The final cause of muscle tension is environmental stressors and habits. For example, our sedentary lifestyles (working at a desk all day) tend to exacerbate our physical pain because we aren’t giving our muscles a chance to expel the tension. Other habits such as poor posture, lack of sleep, drug use, unhealthy eating, and environmental pollution tend to increase the likelihood of us developing chronic muscle tension.
Consequences of Chronic Muscle Tension
The field of psychosomatic medicine has conducted numerous studies through the years exploring the mind’s effect on the body, and vice versa.
In terms of muscle tension caused by mental and emotional factors, we tend to experience many health issues:
- Mood disorders (anxiety, depression, SAD)
- Joint pain and increase chance of injury
- Dysmenorrhea (menstruation problems)
- Skin problems (acne, psoriasis)
- Asthma and hayfever
- Headaches and migraines
- Palpitations and chest pain
- Irritable Bowel Syndrome
- GI issues (diarrhea, bloating, constipation, cysts)
- Hypertension/High blood pressure
- Sexual dysfunction (premature ejaculation, painful sex)
- Increased tendency towards addictive behavior
This list is by no means complete, and there are many other consequences out there of muscle tension. So if you believe I’ve missed something out, please comment below.
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Learn how to release painful memories and emotions stored in the body, we’ve compiled this article into a Body Work (as a PDF) step-by-step how-to guide.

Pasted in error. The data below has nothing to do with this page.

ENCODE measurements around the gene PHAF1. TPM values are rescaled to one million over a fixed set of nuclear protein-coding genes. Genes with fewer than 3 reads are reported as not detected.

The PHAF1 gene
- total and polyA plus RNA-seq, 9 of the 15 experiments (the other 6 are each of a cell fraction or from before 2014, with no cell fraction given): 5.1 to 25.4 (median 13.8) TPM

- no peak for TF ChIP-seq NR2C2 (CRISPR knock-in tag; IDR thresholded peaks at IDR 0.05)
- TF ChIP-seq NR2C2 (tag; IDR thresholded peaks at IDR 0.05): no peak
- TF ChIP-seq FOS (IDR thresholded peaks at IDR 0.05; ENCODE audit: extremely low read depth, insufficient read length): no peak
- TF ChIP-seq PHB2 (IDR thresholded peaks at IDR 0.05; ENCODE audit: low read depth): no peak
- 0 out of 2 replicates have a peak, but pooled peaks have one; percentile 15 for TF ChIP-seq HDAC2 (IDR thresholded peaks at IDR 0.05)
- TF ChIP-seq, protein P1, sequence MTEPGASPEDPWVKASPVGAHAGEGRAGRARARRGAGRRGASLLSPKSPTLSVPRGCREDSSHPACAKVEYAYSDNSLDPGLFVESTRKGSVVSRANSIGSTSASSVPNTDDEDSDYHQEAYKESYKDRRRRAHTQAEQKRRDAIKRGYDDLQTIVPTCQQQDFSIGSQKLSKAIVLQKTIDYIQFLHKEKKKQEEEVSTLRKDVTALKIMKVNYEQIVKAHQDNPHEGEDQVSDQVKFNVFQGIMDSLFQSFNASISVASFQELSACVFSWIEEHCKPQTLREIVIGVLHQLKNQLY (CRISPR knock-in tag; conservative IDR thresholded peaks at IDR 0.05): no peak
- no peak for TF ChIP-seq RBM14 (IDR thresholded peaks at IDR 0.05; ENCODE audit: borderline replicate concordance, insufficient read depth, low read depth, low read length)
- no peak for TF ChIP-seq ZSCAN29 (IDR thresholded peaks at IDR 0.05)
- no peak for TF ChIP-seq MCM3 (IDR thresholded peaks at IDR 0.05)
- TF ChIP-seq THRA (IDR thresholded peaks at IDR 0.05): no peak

9 Types of Muscle Tension Caused By Trapped Emotions
According to a study conducted in 2012, 25.3 million Americans (11.2%) suffer from chronic pain every day and 17.6% suffer from severe levels of pain. This single study reveals a grim reality: so many of us are suffering from muscle tension on a daily basis. Surely there must be a better way to live.
As a person who has struggled with chronic neck and shoulder pain for many years, I was lucky to discover the source of my pain thanks to a healing method known as “floating.” Thanks to my experience in a float tank (also known as a sensory deprivation tank or isolation tank) I was able to discover that my muscle tension was intimately linked to old memories and repressed emotions. Lying in the dark, with no sound or sensory input on top of 800 pounds of dissolved Epsom salts, I gradually started feeling my muscles unwind. As each muscle group relaxed and spasmed, thoughts and emotions fired through my head. For example, as my spine let go into the water, I could feel grief pour through me and memories from childhood run through my mind. I could feel my upper thighs release their contraction as anxiety and loneliness bubbled up through me. I could feel the fear and burden be released from my shoulders and neck area.
Although everyone is different and there are no (known) absolute places in the body where outright emotions are stored, there are certain places which tend to accumulate specific types of emotions.
Below, I want to share with you nine of the most common types of muscle pain and what underlying emotions are connected to them.
1. Shoulder Tension = Burdens and Responsibilities